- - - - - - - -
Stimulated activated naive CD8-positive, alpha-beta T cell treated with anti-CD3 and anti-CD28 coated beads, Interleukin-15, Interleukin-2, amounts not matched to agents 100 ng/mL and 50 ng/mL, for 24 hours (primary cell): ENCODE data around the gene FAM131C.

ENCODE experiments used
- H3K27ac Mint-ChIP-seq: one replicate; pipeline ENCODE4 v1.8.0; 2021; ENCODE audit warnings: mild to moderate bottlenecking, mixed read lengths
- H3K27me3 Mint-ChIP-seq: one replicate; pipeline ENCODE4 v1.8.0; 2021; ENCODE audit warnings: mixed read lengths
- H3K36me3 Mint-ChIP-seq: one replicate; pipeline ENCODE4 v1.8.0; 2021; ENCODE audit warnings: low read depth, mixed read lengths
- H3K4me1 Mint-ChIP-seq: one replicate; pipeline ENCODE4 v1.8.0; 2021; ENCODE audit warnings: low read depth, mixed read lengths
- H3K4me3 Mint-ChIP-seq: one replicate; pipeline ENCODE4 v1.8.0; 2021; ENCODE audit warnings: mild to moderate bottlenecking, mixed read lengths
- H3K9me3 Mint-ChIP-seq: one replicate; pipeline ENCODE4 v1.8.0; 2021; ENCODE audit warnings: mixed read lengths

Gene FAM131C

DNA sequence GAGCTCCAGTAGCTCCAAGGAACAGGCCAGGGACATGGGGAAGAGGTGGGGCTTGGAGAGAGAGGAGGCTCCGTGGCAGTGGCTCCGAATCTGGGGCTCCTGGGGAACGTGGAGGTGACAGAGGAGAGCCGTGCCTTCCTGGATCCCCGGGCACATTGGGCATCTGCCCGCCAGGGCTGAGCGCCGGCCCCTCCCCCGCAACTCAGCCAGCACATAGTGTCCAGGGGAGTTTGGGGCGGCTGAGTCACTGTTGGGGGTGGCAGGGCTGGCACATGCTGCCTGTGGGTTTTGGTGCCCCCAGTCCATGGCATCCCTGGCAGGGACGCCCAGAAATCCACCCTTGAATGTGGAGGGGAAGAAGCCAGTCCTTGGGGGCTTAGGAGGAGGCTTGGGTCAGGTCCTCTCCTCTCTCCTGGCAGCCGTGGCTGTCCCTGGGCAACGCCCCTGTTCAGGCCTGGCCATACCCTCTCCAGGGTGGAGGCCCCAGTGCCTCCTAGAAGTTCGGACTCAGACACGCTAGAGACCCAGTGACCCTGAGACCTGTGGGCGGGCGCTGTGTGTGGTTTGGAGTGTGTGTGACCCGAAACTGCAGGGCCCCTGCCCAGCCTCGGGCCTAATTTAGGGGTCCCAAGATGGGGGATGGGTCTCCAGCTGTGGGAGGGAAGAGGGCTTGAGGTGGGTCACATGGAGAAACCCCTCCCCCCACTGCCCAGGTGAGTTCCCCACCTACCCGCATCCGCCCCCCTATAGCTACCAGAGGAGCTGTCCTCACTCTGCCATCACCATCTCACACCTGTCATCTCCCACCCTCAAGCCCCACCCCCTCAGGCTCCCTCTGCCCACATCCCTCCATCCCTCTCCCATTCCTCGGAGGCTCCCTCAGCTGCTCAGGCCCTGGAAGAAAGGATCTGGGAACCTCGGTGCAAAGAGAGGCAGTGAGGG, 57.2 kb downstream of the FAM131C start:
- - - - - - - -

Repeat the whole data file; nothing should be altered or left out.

Stimulated activated naive CD8-positive, alpha-beta T cell treated with anti-CD3 and anti-CD28 coated beads, Interleukin-15, Interleukin-2, amounts not matched to agents 100 ng/mL and 50 ng/mL, for 24 hours (primary cell): ENCODE data around the gene FAM131C.

ENCODE experiments used
- H3K27ac Mint-ChIP-seq: one replicate; pipeline ENCODE4 v1.8.0; 2021; ENCODE audit warnings: mild to moderate bottlenecking, mixed read lengths
- H3K27me3 Mint-ChIP-seq: one replicate; pipeline ENCODE4 v1.8.0; 2021; ENCODE audit warnings: mixed read lengths
- H3K36me3 Mint-ChIP-seq: one replicate; pipeline ENCODE4 v1.8.0; 2021; ENCODE audit warnings: low read depth, mixed read lengths
- H3K4me1 Mint-ChIP-seq: one replicate; pipeline ENCODE4 v1.8.0; 2021; ENCODE audit warnings: low read depth, mixed read lengths
- H3K4me3 Mint-ChIP-seq: one replicate; pipeline ENCODE4 v1.8.0; 2021; ENCODE audit warnings: mild to moderate bottlenecking, mixed read lengths
- H3K9me3 Mint-ChIP-seq: one replicate; pipeline ENCODE4 v1.8.0; 2021; ENCODE audit warnings: mixed read lengths

Gene FAM131C

DNA sequence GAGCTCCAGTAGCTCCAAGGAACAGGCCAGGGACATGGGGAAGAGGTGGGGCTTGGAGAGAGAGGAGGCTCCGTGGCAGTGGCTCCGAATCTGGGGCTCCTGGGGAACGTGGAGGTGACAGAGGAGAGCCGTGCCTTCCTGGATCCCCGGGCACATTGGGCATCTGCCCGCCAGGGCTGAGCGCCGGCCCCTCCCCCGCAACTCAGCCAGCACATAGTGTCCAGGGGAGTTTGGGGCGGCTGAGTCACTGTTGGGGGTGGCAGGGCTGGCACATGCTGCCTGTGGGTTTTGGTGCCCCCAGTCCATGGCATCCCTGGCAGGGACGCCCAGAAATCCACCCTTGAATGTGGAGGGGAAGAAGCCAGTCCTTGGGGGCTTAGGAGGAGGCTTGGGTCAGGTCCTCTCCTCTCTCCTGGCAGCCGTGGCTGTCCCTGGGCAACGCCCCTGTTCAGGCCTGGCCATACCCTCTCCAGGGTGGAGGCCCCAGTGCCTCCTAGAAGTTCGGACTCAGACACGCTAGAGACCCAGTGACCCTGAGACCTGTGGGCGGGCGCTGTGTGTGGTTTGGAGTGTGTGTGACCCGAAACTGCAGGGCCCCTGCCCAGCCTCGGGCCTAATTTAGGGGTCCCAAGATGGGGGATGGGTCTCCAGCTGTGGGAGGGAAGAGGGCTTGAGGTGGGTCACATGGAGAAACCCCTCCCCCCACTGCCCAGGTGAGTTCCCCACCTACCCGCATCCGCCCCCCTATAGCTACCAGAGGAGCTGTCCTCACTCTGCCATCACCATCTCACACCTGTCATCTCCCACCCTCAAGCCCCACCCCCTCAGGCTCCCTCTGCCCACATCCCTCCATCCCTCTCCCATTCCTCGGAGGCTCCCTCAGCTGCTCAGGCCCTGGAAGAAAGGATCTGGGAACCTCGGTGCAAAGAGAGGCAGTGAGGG, 57.2 kb downstream of the FAM131C start: